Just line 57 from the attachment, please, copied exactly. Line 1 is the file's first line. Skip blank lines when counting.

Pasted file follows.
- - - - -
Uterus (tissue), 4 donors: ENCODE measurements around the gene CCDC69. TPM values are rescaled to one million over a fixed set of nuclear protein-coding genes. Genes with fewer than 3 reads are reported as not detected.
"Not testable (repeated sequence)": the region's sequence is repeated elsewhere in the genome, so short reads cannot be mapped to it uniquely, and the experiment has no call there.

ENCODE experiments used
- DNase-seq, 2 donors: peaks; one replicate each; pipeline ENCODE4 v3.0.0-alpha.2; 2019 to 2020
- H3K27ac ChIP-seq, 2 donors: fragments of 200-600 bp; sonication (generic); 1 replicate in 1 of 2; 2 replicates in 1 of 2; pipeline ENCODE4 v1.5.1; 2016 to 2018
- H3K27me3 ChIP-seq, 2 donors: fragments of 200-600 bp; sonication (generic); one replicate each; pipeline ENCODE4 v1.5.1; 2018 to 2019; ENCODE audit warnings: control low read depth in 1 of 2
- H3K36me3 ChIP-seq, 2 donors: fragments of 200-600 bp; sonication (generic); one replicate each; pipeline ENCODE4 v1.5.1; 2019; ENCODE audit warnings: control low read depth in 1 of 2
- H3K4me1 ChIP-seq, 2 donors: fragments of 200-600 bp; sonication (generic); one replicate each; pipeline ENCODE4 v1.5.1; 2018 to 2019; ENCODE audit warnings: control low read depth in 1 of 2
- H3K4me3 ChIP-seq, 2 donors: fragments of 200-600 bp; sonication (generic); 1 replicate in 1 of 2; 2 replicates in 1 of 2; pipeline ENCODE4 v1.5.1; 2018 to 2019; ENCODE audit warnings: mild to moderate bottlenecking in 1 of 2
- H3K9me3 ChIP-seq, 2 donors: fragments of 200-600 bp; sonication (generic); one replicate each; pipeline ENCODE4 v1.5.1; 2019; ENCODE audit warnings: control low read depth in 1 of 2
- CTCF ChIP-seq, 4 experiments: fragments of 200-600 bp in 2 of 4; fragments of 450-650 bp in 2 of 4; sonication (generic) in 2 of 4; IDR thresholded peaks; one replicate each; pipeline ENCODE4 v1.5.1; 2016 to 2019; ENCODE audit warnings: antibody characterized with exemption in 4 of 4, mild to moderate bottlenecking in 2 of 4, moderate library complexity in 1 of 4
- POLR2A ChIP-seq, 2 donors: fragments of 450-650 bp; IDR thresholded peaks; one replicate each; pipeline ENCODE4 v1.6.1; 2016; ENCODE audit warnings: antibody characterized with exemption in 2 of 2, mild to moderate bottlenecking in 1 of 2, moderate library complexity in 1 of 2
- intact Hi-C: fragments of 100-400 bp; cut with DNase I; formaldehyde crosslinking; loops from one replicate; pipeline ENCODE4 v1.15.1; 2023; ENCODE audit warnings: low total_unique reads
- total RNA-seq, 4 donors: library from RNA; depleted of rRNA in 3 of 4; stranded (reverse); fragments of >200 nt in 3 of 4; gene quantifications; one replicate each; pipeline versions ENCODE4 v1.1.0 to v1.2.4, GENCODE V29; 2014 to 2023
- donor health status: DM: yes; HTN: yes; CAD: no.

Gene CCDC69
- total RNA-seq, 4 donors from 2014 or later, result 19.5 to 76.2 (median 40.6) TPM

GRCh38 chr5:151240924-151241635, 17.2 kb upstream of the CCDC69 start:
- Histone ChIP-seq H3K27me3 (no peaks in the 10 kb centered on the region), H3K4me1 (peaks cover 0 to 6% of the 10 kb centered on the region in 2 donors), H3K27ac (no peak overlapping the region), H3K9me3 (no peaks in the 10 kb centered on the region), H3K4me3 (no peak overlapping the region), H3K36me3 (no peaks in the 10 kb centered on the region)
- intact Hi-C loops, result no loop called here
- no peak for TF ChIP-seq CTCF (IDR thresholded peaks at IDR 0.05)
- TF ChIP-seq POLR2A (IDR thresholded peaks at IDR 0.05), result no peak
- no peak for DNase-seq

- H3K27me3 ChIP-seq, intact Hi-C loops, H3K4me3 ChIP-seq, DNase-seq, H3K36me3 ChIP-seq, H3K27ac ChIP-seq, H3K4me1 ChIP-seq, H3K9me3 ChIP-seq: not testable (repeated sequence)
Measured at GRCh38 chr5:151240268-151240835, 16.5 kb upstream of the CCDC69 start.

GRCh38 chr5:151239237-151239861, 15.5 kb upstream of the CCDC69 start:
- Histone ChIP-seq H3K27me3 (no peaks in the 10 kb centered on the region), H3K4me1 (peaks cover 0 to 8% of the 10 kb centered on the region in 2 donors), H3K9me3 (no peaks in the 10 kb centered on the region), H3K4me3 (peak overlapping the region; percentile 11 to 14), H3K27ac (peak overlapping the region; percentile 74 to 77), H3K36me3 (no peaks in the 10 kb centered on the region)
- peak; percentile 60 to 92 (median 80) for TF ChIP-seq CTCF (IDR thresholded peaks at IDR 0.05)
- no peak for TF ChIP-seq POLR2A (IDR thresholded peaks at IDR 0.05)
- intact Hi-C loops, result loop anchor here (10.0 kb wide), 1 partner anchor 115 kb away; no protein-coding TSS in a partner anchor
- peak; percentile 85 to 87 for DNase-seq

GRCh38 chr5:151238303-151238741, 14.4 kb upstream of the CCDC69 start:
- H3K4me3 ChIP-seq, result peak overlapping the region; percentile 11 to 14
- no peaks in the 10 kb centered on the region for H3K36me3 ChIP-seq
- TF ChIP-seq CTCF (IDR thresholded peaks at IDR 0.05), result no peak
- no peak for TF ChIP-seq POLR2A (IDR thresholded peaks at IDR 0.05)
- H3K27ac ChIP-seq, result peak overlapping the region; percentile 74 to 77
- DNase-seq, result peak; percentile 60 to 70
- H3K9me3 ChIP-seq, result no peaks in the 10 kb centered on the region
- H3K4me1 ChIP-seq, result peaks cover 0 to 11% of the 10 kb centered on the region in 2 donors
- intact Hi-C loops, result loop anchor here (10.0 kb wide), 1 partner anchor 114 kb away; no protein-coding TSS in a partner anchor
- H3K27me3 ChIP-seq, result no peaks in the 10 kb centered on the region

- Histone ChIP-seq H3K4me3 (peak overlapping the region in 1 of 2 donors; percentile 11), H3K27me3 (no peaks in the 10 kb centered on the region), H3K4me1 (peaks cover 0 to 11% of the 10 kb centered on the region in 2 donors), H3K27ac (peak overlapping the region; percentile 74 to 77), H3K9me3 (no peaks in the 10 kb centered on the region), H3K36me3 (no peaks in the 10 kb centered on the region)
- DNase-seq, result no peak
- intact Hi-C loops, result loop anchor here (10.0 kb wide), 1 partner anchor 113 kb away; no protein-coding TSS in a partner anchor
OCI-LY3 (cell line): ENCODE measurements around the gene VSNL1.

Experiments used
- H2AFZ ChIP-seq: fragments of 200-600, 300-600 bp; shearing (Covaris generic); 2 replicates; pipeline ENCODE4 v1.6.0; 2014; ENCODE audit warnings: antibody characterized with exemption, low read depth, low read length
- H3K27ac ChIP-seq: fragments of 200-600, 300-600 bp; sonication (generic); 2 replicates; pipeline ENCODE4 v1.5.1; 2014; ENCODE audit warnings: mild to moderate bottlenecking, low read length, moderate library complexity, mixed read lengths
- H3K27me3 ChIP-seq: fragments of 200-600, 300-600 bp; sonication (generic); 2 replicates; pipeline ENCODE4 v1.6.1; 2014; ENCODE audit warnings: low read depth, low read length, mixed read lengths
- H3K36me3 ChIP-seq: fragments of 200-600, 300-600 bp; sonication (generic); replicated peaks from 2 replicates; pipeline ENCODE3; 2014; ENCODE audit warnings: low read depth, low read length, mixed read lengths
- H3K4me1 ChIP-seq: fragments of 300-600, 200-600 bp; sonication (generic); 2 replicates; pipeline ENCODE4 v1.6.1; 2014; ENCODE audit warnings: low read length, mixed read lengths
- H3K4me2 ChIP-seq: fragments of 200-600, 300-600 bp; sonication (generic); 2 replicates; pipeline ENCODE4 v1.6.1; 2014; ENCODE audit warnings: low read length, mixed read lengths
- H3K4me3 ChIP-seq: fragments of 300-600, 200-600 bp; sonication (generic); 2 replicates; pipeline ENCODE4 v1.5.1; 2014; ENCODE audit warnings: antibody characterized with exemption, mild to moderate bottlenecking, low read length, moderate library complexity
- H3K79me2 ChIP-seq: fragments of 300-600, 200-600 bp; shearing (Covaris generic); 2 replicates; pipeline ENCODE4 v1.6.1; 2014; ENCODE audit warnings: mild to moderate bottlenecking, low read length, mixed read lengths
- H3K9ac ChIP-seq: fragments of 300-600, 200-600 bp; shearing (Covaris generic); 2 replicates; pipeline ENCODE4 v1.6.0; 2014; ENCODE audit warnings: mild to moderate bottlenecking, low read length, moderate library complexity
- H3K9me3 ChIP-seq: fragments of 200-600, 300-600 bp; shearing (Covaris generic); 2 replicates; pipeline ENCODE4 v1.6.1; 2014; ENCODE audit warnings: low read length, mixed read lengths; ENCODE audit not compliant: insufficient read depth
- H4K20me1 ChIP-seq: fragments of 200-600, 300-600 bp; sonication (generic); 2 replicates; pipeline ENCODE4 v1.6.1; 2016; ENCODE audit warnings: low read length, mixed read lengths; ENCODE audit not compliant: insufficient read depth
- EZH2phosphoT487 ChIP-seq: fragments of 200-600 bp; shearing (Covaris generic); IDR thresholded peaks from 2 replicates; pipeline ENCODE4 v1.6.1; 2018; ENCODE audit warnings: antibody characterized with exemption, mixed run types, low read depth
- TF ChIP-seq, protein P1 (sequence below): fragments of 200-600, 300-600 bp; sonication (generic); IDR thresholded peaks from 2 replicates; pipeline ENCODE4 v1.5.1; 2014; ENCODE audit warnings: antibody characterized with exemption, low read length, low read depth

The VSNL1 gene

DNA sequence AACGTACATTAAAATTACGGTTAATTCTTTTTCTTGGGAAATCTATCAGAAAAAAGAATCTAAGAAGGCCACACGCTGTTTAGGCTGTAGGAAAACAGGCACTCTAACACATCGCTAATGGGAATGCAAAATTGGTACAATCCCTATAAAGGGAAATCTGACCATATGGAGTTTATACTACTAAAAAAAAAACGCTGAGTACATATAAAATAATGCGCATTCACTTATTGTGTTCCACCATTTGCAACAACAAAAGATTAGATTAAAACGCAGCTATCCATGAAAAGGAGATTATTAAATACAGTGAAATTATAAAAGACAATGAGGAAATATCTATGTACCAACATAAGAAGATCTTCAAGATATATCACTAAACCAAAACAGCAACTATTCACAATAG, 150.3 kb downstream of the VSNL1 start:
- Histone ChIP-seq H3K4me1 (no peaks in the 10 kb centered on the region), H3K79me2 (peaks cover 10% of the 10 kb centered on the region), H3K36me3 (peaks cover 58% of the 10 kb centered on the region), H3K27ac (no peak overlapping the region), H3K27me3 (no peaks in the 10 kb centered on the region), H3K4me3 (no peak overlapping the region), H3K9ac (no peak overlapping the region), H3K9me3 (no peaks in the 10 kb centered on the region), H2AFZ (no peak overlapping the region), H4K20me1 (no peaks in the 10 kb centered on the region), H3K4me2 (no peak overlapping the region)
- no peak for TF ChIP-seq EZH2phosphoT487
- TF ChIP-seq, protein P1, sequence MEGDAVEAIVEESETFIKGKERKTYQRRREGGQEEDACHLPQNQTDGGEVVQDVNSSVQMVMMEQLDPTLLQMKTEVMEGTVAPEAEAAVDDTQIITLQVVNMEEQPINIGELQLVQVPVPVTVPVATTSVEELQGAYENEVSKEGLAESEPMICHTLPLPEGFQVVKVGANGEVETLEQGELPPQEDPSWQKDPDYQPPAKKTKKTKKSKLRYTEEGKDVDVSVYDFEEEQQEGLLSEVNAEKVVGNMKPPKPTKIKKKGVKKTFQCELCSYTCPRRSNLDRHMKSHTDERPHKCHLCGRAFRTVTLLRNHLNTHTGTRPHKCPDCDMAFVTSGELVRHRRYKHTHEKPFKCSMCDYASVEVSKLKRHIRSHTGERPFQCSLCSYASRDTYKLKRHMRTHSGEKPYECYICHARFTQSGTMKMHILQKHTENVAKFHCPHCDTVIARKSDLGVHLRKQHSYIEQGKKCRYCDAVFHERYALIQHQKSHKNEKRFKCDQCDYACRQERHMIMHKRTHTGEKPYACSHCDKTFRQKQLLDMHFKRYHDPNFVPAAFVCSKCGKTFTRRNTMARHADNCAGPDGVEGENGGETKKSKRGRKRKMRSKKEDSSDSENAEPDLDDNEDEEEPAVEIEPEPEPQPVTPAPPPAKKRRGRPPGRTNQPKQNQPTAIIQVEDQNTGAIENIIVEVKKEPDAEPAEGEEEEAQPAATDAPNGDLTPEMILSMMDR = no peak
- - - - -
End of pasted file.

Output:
- H3K9me3 ChIP-seq: fragments of 200-600, 300-600 bp; shearing (Covaris generic); 2 replicates; pipeline ENCODE4 v1.6.1; 2014; ENCODE audit warnings: low read length, mixed read lengths; ENCODE audit not compliant: insufficient read depth